#TOOLS_STATLIB= -static #TOOLS_SHARLIB= -sharedThe default behavior of the Intel compiler is to use shared libraries.
TOOLS_TCLLIBS= -L/usr/lib64 -ltcl8.5 TOOLS_LUALIBS= -L$(HOME)/WINDUS/lua-4.0.1/lib -llua -llualib TOOLS_CGNSLIBS= -L$(HOME)/WINDUS/cgnslib_2.5/lib -lcgns TCL_INCLUDE= $(INCCMD)/usr/include LUA_INCLUDE= $(INCCMD)$(HOME)/WINDUS/lua-4.0.1/include CGNS_INCLUDE= $(INCCMD)$(HOME)/WINDUS/cgnslib_2.5/include
TOOLS_OSLIBS= -L/nasa/intel/Compiler/2013.5.192/lib/intel64 -lifcore -lirc -limf -lpthread TOOLS_CPPLIBS= -L/nasa/intel/Compiler/2013.5.192/lib/intel64 -lifcore -lirc -limf MADCAP_OSLIBS= -L/nasa/intel/Compiler/2013.5.192/lib/intel64 -lifcore -lcxa -lunwind -lpthread -lstdc++Depending on which version of the Intel compiler you choose, the library files may be in a different subdirectory below /nasa/intel. These library paths might already be present in the enviroment variables.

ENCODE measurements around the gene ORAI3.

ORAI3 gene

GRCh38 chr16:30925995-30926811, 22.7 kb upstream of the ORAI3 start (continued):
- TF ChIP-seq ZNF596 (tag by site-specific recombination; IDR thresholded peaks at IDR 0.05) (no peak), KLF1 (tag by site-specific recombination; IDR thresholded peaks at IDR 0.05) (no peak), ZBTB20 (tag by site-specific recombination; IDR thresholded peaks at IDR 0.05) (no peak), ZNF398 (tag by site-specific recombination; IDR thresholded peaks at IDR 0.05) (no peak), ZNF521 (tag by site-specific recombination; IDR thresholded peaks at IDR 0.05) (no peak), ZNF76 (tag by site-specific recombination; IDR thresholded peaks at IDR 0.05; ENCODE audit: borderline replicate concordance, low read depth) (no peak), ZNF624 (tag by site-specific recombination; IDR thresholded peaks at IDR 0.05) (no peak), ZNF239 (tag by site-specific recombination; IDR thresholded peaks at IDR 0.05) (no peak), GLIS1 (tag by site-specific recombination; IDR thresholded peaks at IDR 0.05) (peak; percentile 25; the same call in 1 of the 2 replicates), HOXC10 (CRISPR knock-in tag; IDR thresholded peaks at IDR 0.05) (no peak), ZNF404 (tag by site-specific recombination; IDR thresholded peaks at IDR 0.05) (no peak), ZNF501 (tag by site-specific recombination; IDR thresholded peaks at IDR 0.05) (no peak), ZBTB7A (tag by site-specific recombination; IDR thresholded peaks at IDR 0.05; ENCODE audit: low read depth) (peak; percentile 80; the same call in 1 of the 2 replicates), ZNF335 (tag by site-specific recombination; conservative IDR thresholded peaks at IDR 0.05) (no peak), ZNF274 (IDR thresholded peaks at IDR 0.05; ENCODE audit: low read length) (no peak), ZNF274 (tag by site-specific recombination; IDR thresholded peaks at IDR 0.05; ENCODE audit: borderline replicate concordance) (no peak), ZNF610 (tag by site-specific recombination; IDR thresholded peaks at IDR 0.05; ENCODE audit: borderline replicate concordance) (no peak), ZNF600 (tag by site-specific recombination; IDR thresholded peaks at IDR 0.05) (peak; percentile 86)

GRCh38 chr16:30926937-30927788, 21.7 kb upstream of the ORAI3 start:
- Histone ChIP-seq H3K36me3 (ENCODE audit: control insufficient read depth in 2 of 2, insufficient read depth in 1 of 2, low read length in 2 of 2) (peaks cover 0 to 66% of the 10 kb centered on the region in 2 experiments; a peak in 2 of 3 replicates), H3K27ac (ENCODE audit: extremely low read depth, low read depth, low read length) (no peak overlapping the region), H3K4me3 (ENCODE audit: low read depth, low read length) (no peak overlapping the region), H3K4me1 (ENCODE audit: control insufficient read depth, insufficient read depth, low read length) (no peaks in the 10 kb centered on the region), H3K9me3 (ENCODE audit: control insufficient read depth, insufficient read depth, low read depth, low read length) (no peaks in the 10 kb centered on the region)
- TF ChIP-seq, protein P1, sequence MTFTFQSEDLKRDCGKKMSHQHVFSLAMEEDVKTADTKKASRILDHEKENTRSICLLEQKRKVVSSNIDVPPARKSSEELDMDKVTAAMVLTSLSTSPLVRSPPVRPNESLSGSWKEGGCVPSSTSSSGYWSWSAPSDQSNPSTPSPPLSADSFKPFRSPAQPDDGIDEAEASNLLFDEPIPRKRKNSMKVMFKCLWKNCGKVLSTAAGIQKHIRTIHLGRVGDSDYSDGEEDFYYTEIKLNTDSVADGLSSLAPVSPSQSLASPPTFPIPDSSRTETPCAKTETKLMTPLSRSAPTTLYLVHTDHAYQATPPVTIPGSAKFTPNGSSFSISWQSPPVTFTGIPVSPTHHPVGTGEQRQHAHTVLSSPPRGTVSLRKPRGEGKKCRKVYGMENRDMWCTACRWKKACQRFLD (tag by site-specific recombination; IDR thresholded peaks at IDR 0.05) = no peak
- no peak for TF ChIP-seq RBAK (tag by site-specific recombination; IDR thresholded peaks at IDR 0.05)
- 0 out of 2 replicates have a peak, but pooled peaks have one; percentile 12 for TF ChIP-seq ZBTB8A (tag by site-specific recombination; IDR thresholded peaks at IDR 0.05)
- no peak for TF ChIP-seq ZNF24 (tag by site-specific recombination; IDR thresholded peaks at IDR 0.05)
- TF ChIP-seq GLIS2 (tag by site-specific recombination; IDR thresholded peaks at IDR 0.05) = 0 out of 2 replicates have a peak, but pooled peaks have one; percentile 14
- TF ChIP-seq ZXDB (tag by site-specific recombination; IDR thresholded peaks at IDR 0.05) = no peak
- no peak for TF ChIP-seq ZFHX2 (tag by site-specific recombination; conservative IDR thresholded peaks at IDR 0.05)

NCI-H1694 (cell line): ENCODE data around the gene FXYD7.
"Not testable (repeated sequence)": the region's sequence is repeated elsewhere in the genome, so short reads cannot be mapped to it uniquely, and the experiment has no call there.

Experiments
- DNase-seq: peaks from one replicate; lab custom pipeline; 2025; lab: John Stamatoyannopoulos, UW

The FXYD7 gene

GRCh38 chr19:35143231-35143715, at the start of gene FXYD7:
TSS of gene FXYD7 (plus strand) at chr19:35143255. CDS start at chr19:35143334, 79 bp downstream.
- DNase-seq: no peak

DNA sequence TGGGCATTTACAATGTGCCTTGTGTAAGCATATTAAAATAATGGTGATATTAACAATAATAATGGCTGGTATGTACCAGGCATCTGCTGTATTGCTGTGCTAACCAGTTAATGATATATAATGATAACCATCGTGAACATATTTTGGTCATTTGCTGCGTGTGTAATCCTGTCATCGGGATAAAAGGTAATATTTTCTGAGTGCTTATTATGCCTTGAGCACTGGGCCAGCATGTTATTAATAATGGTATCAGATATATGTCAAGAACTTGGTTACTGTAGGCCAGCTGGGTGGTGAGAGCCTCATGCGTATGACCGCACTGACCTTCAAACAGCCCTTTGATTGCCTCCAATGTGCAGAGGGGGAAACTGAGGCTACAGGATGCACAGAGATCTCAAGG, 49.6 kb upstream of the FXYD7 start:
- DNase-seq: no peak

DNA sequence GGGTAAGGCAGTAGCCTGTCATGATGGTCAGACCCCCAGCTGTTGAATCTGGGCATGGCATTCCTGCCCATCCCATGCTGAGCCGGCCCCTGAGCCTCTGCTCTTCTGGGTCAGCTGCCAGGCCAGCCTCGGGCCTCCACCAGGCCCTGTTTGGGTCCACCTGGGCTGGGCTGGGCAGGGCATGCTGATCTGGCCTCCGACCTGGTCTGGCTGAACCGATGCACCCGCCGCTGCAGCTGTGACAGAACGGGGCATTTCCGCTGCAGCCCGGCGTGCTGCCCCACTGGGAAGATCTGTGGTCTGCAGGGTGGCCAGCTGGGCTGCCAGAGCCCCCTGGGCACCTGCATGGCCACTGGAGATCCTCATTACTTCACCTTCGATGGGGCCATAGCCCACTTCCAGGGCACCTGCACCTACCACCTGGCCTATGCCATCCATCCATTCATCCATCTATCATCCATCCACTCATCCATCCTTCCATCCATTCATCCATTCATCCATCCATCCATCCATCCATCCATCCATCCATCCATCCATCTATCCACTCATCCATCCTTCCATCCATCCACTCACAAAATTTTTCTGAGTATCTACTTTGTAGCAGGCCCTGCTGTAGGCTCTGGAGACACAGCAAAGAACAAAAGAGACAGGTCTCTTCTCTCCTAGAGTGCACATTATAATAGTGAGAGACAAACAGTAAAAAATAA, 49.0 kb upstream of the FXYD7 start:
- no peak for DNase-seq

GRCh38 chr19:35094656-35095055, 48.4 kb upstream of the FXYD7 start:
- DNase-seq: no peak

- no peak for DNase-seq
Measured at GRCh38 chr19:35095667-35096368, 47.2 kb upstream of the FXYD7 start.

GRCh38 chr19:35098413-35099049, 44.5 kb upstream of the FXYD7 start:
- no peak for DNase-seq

cp -p tools-dev/libmdgl/LINUX64-GLIBC2.7.mkf tools-dev/libmdgl/LINUX64-GLIBC2.11.mkf
ABI= -mcmodel=medium -pad -pc80 -fp-model strict -fno-alias CC= icc CFLOPT=Note that CFLOPT is defined to be empty.
On NAS, the front end node has the openmotif-devel-* package installed, which makes available a number of header files needed to compile the Wind-US tools. The worker nodes only have the library files installed. This means that the tools must be compiled on the front end node. So, instead of using a batch script like that to compile Wind-US, simply compile the tools from the command line.
Make sure you are in the build directory.
cd $WIND_DEVNext, csh and tcsh users should do
make all_tools |& tee make_tools.logwhile sh and ksh users should do
make all_tools 2>&1 | tee make_tools.log
Tools can also be compiled individually, by doing
make tool_namewhere tool_name is the name of the tool. Note that the names to be used for GMAN, CFPOST, and MADCAP are gmanpre, cfpost_prod, and madcapprod, respectively.
After compilation is complete, the following programs should appear in directory $WIND_DEV/$SYSTEM/$SYSTEM_CPU/bin